Roger Mac Ginty (h/t):
Where is the law (and it is followed so religiously that I’m beginning to think it is a law) that says we have to cite Nye, Morgenthau, Kaplan, Keohane etc. I’m sure they are/were extraordinarily nice people and excellent teachers and mentors. But I just find...this followership creepy.There is no such law. If they're useful to you, cite them. If they're not, don't.
Are we doing enough in this ‘discipline’ to encourage independent thinking, critique, innovation, the breaking of traditions and boundaries? Of course not. Because that would threaten the fiction that there is such a thing as International Relations.I'm not exactly sure who "we" are, but there is quite a lot of "critique" in "the discipline." Go back to the Ashley/Walker "speaking the language of exile" issue of ISQ (or whatever journal it was). How long ago? As a first-year grad student (somewhat older than my fellow students) in the mid-'90s, I had to read, among other things, Der Derian and Shapiro's edited volume International/Intertextual Relations. Why? Presumably because it aimed to disturb, to destabilize, to criticize 'the discipline'.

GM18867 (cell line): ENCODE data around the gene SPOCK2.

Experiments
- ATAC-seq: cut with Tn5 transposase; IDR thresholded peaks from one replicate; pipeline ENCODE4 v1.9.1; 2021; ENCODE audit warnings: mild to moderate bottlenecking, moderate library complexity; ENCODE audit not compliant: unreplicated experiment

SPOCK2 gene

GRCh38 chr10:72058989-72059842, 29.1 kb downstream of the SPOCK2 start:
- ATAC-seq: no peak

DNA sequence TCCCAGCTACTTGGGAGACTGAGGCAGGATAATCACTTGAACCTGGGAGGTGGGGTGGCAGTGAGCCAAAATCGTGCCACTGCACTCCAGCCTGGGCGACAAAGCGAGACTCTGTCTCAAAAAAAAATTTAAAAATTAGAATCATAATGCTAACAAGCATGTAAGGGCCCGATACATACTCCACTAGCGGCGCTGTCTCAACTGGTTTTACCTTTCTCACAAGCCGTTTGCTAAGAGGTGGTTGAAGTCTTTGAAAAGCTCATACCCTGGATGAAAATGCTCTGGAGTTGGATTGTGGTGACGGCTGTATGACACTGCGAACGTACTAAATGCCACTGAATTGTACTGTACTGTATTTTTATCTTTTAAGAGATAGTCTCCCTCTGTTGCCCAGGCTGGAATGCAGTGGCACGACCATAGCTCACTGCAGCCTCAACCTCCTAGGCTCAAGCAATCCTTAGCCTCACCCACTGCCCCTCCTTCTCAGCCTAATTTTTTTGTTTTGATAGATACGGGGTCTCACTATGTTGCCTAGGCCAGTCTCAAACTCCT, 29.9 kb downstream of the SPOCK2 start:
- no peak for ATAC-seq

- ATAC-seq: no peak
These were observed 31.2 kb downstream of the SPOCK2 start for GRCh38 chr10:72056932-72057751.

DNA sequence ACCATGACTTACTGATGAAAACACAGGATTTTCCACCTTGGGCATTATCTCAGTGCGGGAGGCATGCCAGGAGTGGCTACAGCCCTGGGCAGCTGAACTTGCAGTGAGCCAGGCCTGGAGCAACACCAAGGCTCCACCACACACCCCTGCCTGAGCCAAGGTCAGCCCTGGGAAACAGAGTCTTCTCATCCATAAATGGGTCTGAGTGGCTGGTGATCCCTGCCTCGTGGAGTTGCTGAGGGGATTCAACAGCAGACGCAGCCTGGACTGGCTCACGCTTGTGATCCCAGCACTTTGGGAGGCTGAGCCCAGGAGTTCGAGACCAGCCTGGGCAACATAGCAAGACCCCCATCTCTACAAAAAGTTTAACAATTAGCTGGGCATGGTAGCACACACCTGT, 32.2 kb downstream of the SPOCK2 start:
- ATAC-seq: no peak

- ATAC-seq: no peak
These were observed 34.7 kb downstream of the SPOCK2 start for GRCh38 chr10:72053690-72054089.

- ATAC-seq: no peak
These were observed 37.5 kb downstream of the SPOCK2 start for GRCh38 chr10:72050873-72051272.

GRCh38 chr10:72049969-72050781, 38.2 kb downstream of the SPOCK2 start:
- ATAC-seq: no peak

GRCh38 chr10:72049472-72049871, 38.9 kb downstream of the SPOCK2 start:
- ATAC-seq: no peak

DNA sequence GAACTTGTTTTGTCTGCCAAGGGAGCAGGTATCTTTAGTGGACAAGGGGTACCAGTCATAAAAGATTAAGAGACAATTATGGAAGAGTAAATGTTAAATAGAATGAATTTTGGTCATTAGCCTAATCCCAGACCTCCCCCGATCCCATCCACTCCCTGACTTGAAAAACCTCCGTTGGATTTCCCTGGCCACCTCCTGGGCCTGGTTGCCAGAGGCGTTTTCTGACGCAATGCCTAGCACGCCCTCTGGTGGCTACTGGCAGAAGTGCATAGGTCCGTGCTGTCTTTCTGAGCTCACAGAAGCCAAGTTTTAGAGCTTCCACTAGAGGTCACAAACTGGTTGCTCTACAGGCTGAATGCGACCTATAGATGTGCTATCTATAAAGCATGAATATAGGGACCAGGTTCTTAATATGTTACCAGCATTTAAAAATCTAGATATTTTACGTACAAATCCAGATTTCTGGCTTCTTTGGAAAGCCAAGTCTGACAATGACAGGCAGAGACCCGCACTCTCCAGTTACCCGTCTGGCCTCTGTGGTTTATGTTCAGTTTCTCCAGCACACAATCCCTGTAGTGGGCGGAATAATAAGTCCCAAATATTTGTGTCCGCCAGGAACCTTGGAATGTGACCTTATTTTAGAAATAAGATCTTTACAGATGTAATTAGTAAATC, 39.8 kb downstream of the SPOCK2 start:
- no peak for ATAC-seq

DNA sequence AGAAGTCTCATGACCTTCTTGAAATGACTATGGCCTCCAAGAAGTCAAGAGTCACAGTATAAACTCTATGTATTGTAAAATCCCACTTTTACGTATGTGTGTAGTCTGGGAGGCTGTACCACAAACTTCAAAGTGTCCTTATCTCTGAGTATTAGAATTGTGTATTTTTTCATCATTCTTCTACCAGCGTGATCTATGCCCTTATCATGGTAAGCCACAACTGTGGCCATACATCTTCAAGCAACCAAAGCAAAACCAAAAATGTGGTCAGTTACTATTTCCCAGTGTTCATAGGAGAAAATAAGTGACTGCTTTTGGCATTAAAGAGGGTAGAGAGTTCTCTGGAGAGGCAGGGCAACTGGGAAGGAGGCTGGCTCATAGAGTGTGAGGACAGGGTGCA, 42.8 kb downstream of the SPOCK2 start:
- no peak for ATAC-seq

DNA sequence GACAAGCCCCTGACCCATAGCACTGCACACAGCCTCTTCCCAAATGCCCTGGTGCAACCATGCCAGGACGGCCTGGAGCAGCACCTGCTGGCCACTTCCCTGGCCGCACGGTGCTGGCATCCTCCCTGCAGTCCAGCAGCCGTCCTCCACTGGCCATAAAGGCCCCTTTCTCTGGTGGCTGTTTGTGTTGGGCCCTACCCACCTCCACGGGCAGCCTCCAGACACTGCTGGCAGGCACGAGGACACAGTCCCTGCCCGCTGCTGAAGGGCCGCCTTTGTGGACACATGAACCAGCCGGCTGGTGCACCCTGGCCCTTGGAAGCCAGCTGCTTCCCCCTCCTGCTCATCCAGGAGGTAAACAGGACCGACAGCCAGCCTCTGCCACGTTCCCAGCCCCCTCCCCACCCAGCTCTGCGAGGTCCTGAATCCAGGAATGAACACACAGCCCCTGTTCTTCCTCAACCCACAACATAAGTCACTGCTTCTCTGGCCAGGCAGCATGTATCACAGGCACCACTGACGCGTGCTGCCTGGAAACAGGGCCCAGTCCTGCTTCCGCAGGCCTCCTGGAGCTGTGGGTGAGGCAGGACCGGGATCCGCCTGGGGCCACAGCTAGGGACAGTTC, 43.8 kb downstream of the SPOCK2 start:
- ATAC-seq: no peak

Der Derian's opening essay quoted Roland Barthes: "at a certain moment, therefore, it is necessary to turn against Method, or at least to treat it without any founding privilege as one of the voices of plurality -- as a view, a spectacle mounted in the text, the text which all in all is the only 'true' result of any research."
Oh yeah. Bring on The Text.